The Essen Spiel starts the same way every year: you arrive in a busy hall filled with vans, forklifts and pallets. The aisles are filled with packing material and other trash. It takes several hours to get your booth ready, then a quick dinner and some sleep. The next morning is the “run and fight for your table” -competition in the novelty room. Every year over 1300 new board games are published, and most of them are presented in Essen Spiel. This year we presented Darwinning!, The Revised edition of Perdition’s Mouth and the Hideout expansion. My hands were shaking when I tried to set up all components for the press to wonder. I was sweating and cold at the same time. Once the novelty room set up was done, instead of staying at our booth, I went to see a doctor. The stubborn Spanish ‘flu was still making my life miserable.

The doctor’s appointment wasn’t as smooth and quick as in Spain. I had to fill up several forms: permission for saving my personal data and an affirmation that I haven’t arrived in Germany just to get medical care. They photocopied my passport and made me wait an hour. This time the doctor did speak English, and after listening to my lungs, he wrote a prescription for the same antibiotics I got already in Spain. In addition to that, he prescripted several herbal products and an extra dose of zinc and vitamin c. In Finland, you never get any prescription for herbal products. I bought all the stuff and hoped they would help me to survive hectic Essen Spiel.
Our booth was filled with players during Essen Spiel. 

Novelty Trashes

Lee is showing Dwarf prototype for I-Play-Red.

I know that the best medicine for a ‘flu is rest. But that was not possible to arrange. This year our booth with six tables was filled with gamers, all the time. All of a sudden it was already Saturday, and I remembered our games were still in the novelty room. I was supposed to pick them up on Friday evening. I soon learned I was not the only one who forgot the deadline. On Sunday, after closing time, I entered the novelty room with some other publishers. We found a massive pile of game components, tablecloths, roll-ups and brochures. Novelties were just waiting for a trash bin. I was lucky and found our games at the very front of the pile, some components were a bit crushed but mostly ok.

Novelties on their way to the trash bin...
The room had been locked and not used after Friday. Why the organisers had just to swipe everything to a huge pile of trash? Is it really that difficult to create some system to serve exhibitors with a bad memory? On the other hand, if so many publishers just do not care about the material they put out to novelty room and don’t bother to pick it up, perhaps they should pay some extra fee.  I felt awful when I left the room. I really hope Friedhelm Merz Verlag would do something to improve the practical arrangements of the novelty room in Essen Spiel. Not only for the benefit of small publishers with a lousy memory, but also for the environment.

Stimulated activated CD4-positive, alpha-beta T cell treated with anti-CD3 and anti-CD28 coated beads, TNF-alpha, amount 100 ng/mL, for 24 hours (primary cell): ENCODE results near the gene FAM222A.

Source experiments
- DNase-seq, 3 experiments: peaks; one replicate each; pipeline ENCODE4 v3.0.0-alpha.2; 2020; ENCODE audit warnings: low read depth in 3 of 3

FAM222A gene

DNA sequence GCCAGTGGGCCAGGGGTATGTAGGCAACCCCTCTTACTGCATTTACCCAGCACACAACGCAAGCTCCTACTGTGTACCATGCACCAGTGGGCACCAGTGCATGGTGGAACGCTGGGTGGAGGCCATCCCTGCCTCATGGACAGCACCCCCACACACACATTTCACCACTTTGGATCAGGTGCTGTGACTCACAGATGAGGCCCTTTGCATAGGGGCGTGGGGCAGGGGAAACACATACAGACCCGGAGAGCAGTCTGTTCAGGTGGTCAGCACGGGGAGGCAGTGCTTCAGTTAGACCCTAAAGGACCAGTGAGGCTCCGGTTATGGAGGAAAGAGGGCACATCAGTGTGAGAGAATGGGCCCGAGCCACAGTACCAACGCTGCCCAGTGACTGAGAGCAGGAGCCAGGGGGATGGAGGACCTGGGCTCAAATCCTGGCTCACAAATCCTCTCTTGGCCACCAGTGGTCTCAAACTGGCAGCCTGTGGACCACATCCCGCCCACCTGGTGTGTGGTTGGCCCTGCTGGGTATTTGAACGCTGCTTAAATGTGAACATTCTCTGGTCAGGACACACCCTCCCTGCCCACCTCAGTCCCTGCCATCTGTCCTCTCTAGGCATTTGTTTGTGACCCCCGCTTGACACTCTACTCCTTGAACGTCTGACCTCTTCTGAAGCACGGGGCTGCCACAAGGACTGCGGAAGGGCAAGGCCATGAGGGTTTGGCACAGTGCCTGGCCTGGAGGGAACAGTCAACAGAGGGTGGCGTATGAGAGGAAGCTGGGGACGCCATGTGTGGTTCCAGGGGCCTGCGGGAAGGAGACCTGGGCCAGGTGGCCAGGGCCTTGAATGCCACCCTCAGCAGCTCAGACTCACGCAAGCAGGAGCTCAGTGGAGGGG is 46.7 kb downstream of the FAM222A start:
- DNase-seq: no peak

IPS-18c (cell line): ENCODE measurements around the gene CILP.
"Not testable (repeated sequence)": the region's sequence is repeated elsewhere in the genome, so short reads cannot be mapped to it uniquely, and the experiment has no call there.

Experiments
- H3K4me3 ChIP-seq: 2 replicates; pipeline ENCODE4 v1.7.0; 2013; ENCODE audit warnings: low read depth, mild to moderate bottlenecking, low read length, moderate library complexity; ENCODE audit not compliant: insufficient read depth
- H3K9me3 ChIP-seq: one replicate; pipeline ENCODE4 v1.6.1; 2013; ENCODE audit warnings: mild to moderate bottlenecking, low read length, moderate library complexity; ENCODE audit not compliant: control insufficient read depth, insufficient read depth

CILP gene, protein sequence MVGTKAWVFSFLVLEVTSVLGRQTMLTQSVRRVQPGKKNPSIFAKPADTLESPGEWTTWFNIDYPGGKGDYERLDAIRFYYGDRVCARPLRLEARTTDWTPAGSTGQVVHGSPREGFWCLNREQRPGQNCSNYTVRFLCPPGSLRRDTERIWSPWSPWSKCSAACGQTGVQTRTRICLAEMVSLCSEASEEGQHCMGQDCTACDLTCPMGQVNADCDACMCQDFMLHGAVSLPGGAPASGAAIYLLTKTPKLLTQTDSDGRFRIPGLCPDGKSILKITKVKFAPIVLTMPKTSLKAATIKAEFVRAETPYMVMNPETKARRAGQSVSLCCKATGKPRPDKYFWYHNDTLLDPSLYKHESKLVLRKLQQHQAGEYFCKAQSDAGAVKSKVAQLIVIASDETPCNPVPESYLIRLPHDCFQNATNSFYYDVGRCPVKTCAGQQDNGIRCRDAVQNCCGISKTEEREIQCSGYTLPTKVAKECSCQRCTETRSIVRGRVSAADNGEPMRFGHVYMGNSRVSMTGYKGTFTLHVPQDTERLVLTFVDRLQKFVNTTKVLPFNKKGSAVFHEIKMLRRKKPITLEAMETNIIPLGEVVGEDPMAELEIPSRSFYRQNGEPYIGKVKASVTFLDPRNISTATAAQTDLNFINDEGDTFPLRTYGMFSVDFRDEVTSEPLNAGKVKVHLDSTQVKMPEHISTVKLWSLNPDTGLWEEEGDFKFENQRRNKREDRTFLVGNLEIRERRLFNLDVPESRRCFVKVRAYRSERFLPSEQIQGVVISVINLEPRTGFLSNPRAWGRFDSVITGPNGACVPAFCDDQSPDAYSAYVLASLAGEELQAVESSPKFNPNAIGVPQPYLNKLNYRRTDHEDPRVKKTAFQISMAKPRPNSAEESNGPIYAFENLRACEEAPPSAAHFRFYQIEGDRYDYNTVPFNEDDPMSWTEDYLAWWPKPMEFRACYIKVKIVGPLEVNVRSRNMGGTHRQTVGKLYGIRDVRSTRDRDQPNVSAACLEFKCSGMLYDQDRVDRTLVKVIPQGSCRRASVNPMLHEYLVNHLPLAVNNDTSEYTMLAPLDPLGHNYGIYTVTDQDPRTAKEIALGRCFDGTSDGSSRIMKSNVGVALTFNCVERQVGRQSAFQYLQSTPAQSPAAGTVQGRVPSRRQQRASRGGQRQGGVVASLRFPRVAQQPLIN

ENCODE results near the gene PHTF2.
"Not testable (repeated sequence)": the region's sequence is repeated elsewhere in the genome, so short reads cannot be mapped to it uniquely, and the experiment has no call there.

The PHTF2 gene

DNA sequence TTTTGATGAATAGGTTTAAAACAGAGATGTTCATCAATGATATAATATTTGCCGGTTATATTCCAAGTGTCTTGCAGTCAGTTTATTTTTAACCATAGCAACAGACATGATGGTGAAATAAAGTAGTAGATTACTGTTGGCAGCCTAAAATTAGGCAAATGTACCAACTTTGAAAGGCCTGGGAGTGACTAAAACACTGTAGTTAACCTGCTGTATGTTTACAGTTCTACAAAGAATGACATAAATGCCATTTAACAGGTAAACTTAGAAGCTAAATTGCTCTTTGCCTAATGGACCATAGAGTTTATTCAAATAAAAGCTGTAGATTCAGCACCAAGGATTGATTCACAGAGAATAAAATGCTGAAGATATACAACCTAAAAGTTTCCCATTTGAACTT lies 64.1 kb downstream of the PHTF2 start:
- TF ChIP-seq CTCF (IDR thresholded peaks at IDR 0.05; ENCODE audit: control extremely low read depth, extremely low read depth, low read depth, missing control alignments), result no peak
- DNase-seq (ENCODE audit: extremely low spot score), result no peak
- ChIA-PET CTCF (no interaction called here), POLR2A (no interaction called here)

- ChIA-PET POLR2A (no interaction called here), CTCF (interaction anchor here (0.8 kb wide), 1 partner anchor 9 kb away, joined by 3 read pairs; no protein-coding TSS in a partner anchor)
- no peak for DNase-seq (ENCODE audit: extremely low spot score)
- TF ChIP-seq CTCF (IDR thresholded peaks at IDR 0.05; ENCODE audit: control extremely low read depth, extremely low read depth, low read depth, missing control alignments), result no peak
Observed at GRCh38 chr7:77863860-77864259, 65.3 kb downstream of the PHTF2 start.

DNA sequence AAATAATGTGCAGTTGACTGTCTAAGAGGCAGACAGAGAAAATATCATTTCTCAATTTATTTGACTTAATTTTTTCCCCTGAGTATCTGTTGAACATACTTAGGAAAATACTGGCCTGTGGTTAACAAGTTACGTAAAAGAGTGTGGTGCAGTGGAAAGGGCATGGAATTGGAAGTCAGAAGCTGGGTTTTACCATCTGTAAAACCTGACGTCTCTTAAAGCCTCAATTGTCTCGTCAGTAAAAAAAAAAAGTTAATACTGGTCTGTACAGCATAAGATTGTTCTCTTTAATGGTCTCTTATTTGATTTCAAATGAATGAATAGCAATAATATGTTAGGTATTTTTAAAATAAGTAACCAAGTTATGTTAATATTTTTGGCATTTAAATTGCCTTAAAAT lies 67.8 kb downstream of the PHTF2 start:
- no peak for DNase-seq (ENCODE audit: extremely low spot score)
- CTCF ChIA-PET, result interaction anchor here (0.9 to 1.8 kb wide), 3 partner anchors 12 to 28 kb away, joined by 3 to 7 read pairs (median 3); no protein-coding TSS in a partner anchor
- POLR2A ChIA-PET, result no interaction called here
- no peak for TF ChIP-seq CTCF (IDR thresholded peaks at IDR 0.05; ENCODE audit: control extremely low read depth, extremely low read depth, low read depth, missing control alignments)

Stop and Go Punishment

The Friday after Essen I was driving a German autobahn towards Leipzig. We had had a couple of relaxing days with a proper sauna at the Camping in Naumburg, which have become our second home during this year. All of a sudden the car started shaking, a lot. I thought a tire exploded and drove to an exit. On the ramp, the car just stopped. I tried to turn on the engine. Nothing.

The membership of The Automobile and Touring Club of Finland (ATCF) proved again to be worth every euro. The car was towed to VW repair store and our caravan to the other side of the street. Our not-invited travelling companion Mr Murphy had clearly thought to stop our tour by busting the car engine. How wrong was he! Already on the same evening, we had organised a rental car to pull the caravan. We created a Quickstarter fundraising campaign and asked for the help of the board gaming community. The community replied, and our campaign was funded within some hours.

Potato Peeling And Steaming Advocaat

30 tons of games arrived
after 6 days of waiting.
The following days were quite a rollercoaster, with events and emotions. Of course, we had allocated that time as vacation time. Instead of relaxing we ended up solving one problem after another. In addition to the car issue, we had 30 tons of games stuck in German customs, due to a missing hyphen in freight papers. When Kickstarter threatened to suspend our Quickstarter, and one promising car turned out to be a fraud, I sat by the kitchen table shedding tears and writing an update to campaign backers. I had to remind my self that I shouldn’t try to solve everything at once. A huge pile of potatoes can be peeled only one potato at a time.

It’s important to ask for help when you need it. We contacted all our German friends with the car issue. They offered translation help and searched and other car sales platforms. Most of these friends we have met for the first time on this tour. Like Sven and his family, who we learned to know during the hot summer, at a beach by a German lake. When we had promised a place for a night with sauna in Lapland to Sven and his friend on their tour to Nordkapp next summer, we didn’t know how important that connection would be. During this crisis, we found out he is the most amazing, good-hearted man in Germany. He promised to help us with the registration of the new car.

We also had unforgettable, good moments during those days. We visited a spa, Leine Bad. They had several saunas. Unlike in many other spa saunas, these were unisex and still, people were naked. The only difference for Finnish sauna was that people were not allowed to throw water on the stove. It was the saunameisters task. German saunameister is a profession, and throwing the water is a half an hour show. We were lucky to experience one of these shows. The guy poured to the stove some advocaat mixed in water and spread the löyly with a big fan. The seats were covered with red-faced, sweating and puffing Germans and some Finns, smiling widely and clearly enjoying themselves.

Our new car and caravan at our warehouse in Leipzig.

Anti-Stress Surprise

Väinö was teaching Perdition's Mouth
for boys his age in Spielwiesn.

Ten days after the engine suddenly died out, we bought a car, Mercedes Benz Vito with automatic gears and 4-wheel driving. It is always risky to buy a used car, but we were really out of options. We filled the van with our games and booth equipment and drove to Munich.